Hiking in Bryce Canyon


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North America » United States » Utah » Bryce Canyon
August 9th 2018
Published: August 17th 2018
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We’d planned to leave early for Bryce Canyon, to beat the heat over the steep stretches of Hwy 191. Of course, we didn’t pack anything after our campfire dessert and didn’t wake up early.

The trip to Bryce took about 8 hours, including bathroom stops and a lunch stop. We did beat the worst of the heat and the stretch south has a shorter uphill, but the downhill is steep and long. Best to let the engine do the braking if possible.

We didn’t have a campsite reservation at Bryce Canyon and were a little concerned, however, there were many sites available. Many sites are sloped but most in Loop A are a pull thru making it easy to park.

After running amok, the grandkids settled in for the evening.

Wednesday morning all of us slept in late. Grandkids ran, hiking up to the top of a hill. They ran back yelling that they saw the entire canyon. They had found the rim trail.

We were really tired of being on the road so it was nice to stay put while kids made up games like “hit the rock across the picnic table with sticks, making mud structures, and playing walking talkie. Fortunately, we were within walking distance to the Visitor’s Center, so picked up Jr. Ranger books, and watched the movie.

Thursday was our big day. We’d decided to go to breakfast at the Bryce Canyon Lodge then hike down into the canyon. We got dressed and drove to the Bryce Canyon Lodge arriving at 10:15, only to find that the dining room closed at 10am. Kids were not happy campers.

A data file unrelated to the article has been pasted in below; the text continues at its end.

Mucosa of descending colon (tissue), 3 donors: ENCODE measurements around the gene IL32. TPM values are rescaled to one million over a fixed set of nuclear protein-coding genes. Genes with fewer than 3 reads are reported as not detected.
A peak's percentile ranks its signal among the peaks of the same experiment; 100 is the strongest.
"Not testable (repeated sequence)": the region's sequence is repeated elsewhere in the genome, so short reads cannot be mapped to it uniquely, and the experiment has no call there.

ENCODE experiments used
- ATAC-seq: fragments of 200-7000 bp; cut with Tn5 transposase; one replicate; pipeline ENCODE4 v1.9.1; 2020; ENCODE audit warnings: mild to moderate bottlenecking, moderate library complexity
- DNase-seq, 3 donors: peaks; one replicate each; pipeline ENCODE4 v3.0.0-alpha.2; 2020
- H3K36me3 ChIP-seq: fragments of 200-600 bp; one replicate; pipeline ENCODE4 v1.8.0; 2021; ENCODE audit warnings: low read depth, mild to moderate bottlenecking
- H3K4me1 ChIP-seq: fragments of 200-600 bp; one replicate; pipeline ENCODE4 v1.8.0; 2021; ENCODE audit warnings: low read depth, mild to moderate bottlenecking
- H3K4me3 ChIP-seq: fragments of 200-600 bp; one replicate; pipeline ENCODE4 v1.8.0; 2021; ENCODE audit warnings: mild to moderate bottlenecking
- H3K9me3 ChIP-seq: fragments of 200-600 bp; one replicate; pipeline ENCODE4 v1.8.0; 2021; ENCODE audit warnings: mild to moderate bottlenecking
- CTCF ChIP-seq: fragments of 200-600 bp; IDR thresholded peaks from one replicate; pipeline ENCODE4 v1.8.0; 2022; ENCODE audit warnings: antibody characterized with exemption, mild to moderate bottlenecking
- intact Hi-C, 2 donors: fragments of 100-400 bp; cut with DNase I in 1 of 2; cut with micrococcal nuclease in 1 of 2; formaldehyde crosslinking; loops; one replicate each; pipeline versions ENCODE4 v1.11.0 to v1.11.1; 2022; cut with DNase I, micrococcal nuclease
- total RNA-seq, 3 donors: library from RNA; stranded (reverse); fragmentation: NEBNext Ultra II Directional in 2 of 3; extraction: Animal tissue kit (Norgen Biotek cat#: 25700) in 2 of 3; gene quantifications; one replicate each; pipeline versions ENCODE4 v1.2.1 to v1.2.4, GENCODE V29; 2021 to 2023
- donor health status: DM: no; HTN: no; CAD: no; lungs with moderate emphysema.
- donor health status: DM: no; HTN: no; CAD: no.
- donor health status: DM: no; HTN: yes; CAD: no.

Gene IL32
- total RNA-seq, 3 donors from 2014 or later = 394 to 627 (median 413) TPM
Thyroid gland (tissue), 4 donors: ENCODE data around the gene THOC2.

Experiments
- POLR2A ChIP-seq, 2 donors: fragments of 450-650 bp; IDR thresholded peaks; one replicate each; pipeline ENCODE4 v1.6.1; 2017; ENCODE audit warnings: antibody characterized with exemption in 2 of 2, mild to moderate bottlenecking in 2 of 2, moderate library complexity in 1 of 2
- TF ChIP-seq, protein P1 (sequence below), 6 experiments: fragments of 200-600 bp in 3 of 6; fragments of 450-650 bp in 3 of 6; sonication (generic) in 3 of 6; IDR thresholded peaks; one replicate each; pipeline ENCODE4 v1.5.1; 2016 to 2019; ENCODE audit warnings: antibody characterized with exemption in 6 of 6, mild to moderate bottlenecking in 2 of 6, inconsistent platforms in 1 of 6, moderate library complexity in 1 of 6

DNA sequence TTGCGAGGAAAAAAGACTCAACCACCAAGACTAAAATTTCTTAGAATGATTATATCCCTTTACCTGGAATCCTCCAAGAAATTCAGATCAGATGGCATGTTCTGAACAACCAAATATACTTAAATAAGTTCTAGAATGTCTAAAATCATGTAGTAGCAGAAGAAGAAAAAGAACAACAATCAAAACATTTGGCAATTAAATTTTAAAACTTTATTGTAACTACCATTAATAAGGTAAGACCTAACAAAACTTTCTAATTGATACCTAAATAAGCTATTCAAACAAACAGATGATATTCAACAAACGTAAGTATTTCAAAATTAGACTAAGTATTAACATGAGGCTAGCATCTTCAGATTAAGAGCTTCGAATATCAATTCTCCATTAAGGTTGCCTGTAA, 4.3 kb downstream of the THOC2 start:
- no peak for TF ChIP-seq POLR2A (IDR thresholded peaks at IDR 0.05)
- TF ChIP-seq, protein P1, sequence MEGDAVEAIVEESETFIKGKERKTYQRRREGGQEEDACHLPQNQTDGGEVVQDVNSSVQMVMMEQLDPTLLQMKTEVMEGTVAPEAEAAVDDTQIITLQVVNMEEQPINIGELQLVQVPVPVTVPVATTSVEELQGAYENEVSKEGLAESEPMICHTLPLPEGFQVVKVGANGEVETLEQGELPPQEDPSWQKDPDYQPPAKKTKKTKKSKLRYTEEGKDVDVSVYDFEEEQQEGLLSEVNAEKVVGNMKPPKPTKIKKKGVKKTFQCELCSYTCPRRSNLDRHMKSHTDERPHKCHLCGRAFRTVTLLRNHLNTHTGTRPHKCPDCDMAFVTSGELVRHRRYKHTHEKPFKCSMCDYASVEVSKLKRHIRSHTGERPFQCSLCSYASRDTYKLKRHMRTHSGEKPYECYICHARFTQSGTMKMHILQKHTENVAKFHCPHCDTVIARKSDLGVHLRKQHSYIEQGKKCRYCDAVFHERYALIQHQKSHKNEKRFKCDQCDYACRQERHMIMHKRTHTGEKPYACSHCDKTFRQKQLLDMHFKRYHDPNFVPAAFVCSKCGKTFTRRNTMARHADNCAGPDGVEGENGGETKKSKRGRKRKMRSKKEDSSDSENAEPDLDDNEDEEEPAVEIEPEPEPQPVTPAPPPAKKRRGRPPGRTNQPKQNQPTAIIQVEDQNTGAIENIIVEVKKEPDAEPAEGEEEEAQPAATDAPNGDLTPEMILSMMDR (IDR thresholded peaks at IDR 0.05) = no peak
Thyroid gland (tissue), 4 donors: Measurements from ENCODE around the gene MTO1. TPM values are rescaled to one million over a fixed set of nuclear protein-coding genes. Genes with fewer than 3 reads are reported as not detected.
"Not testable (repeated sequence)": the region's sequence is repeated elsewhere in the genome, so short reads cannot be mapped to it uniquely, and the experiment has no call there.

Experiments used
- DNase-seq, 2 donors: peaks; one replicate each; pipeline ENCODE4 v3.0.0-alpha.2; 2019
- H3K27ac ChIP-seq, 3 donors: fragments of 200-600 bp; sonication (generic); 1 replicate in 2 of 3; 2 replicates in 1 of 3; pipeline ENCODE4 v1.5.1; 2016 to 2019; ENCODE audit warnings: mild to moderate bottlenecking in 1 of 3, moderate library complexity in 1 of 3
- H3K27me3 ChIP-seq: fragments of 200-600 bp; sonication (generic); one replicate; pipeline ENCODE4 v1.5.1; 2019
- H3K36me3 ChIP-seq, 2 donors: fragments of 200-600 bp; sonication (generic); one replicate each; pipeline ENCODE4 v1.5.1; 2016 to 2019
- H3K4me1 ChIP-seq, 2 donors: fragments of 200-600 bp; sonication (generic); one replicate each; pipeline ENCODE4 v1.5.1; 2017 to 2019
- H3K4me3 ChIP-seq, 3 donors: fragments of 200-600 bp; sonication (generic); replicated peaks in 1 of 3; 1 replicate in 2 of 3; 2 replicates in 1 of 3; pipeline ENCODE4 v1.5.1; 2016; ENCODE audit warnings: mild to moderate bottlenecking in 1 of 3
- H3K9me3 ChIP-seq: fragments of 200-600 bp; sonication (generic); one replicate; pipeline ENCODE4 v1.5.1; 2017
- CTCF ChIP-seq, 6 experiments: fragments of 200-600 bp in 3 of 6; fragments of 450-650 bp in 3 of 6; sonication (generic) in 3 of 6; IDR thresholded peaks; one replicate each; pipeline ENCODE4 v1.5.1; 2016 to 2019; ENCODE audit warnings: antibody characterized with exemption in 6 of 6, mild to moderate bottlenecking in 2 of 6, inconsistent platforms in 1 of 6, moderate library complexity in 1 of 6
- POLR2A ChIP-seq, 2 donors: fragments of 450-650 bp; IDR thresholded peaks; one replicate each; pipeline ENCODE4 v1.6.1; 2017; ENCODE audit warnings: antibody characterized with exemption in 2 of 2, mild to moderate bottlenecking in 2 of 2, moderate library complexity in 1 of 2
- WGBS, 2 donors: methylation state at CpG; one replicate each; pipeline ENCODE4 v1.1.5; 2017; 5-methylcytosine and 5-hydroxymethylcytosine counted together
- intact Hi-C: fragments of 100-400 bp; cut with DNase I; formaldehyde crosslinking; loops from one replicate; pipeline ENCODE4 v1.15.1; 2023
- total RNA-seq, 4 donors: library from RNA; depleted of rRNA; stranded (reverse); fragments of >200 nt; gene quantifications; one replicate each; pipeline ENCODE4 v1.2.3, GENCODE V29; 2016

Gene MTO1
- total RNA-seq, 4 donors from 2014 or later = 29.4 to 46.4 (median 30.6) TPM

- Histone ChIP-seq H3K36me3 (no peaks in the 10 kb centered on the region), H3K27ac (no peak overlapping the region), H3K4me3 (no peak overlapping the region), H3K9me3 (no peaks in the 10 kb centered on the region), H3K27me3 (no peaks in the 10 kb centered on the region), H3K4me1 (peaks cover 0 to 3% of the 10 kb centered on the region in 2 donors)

We ate breakfast at the RV and then hopped on the shuttle to Sunset Point for our hike. The hike we wanted to take the kids on was the Navajo loop taking the cutoff at the bottom to the Wall Street trail. We’d read to hike counterclockwise but the aide at the top of the trail recommend hiking clockwise. As we walked down the trail we saw that the Navajo trail was steep and in the sun. We were glad that we’d checked beforehand as the Wall Street was much shadier and had a breeze. Several people hiking up the Navajo trail were in trouble with the heat and sun.

https://www.nps.gov/brca/planyourvisit/basicinfo.htm



Kids ran down then up the 1.5-mile of trails, but I hoped they looked around at the beautiful hoodoos. Hopefully, they will remember this trip for its unique beauty.


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